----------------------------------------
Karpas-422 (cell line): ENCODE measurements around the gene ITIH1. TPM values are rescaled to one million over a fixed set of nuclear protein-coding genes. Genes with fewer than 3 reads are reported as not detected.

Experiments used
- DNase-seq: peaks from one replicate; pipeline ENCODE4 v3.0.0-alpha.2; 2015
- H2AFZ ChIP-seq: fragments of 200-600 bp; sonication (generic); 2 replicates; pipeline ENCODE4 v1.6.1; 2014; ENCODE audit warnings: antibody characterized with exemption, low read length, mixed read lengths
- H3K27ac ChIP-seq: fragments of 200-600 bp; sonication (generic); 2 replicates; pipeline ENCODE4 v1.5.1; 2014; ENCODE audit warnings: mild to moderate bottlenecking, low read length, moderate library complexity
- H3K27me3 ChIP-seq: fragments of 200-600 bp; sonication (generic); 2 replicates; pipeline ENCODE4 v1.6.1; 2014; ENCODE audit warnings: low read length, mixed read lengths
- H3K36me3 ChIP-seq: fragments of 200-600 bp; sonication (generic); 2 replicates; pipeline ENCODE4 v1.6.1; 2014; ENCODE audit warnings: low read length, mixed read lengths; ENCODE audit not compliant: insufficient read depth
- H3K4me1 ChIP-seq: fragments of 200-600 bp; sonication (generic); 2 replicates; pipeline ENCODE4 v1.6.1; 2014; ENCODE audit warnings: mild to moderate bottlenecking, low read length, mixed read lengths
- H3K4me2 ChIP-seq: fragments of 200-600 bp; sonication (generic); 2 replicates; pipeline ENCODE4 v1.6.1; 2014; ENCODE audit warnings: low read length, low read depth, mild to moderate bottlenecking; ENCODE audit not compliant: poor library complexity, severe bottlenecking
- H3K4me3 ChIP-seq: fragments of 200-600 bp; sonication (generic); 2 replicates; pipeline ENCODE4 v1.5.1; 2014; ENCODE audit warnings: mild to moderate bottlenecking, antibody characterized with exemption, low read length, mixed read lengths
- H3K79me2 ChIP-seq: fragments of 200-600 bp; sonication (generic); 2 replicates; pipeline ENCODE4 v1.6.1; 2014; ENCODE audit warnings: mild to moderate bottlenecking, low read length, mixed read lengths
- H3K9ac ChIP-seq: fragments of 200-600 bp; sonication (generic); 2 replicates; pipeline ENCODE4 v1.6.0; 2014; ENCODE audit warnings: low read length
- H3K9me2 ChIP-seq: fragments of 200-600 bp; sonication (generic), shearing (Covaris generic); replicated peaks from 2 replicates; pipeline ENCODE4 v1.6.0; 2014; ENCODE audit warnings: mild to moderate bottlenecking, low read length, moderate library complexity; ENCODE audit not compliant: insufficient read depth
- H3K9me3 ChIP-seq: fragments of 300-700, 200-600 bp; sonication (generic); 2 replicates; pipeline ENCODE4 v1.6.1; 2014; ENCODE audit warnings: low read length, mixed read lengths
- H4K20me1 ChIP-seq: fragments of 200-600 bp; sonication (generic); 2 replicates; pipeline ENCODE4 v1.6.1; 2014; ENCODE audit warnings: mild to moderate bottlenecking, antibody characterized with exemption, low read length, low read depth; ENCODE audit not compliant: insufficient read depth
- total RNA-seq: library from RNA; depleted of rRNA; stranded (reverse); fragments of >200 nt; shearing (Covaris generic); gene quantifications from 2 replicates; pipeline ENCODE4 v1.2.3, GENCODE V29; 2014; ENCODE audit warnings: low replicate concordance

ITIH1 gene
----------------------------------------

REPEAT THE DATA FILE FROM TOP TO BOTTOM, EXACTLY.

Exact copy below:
Karpas-422 (cell line): ENCODE measurements around the gene ITIH1. TPM values are rescaled to one million over a fixed set of nuclear protein-coding genes. Genes with fewer than 3 reads are reported as not detected.

Experiments used
- DNase-seq: peaks from one replicate; pipeline ENCODE4 v3.0.0-alpha.2; 2015
- H2AFZ ChIP-seq: fragments of 200-600 bp; sonication (generic); 2 replicates; pipeline ENCODE4 v1.6.1; 2014; ENCODE audit warnings: antibody characterized with exemption, low read length, mixed read lengths
- H3K27ac ChIP-seq: fragments of 200-600 bp; sonication (generic); 2 replicates; pipeline ENCODE4 v1.5.1; 2014; ENCODE audit warnings: mild to moderate bottlenecking, low read length, moderate library complexity
- H3K27me3 ChIP-seq: fragments of 200-600 bp; sonication (generic); 2 replicates; pipeline ENCODE4 v1.6.1; 2014; ENCODE audit warnings: low read length, mixed read lengths
- H3K36me3 ChIP-seq: fragments of 200-600 bp; sonication (generic); 2 replicates; pipeline ENCODE4 v1.6.1; 2014; ENCODE audit warnings: low read length, mixed read lengths; ENCODE audit not compliant: insufficient read depth
- H3K4me1 ChIP-seq: fragments of 200-600 bp; sonication (generic); 2 replicates; pipeline ENCODE4 v1.6.1; 2014; ENCODE audit warnings: mild to moderate bottlenecking, low read length, mixed read lengths
- H3K4me2 ChIP-seq: fragments of 200-600 bp; sonication (generic); 2 replicates; pipeline ENCODE4 v1.6.1; 2014; ENCODE audit warnings: low read length, low read depth, mild to moderate bottlenecking; ENCODE audit not compliant: poor library complexity, severe bottlenecking
- H3K4me3 ChIP-seq: fragments of 200-600 bp; sonication (generic); 2 replicates; pipeline ENCODE4 v1.5.1; 2014; ENCODE audit warnings: mild to moderate bottlenecking, antibody characterized with exemption, low read length, mixed read lengths
- H3K79me2 ChIP-seq: fragments of 200-600 bp; sonication (generic); 2 replicates; pipeline ENCODE4 v1.6.1; 2014; ENCODE audit warnings: mild to moderate bottlenecking, low read length, mixed read lengths
- H3K9ac ChIP-seq: fragments of 200-600 bp; sonication (generic); 2 replicates; pipeline ENCODE4 v1.6.0; 2014; ENCODE audit warnings: low read length
- H3K9me2 ChIP-seq: fragments of 200-600 bp; sonication (generic), shearing (Covaris generic); replicated peaks from 2 replicates; pipeline ENCODE4 v1.6.0; 2014; ENCODE audit warnings: mild to moderate bottlenecking, low read length, moderate library complexity; ENCODE audit not compliant: insufficient read depth
- H3K9me3 ChIP-seq: fragments of 300-700, 200-600 bp; sonication (generic); 2 replicates; pipeline ENCODE4 v1.6.1; 2014; ENCODE audit warnings: low read length, mixed read lengths
- H4K20me1 ChIP-seq: fragments of 200-600 bp; sonication (generic); 2 replicates; pipeline ENCODE4 v1.6.1; 2014; ENCODE audit warnings: mild to moderate bottlenecking, antibody characterized with exemption, low read length, low read depth; ENCODE audit not compliant: insufficient read depth
- total RNA-seq: library from RNA; depleted of rRNA; stranded (reverse); fragments of >200 nt; shearing (Covaris generic); gene quantifications from 2 replicates; pipeline ENCODE4 v1.2.3, GENCODE V29; 2014; ENCODE audit warnings: low replicate concordance

ITIH1 gene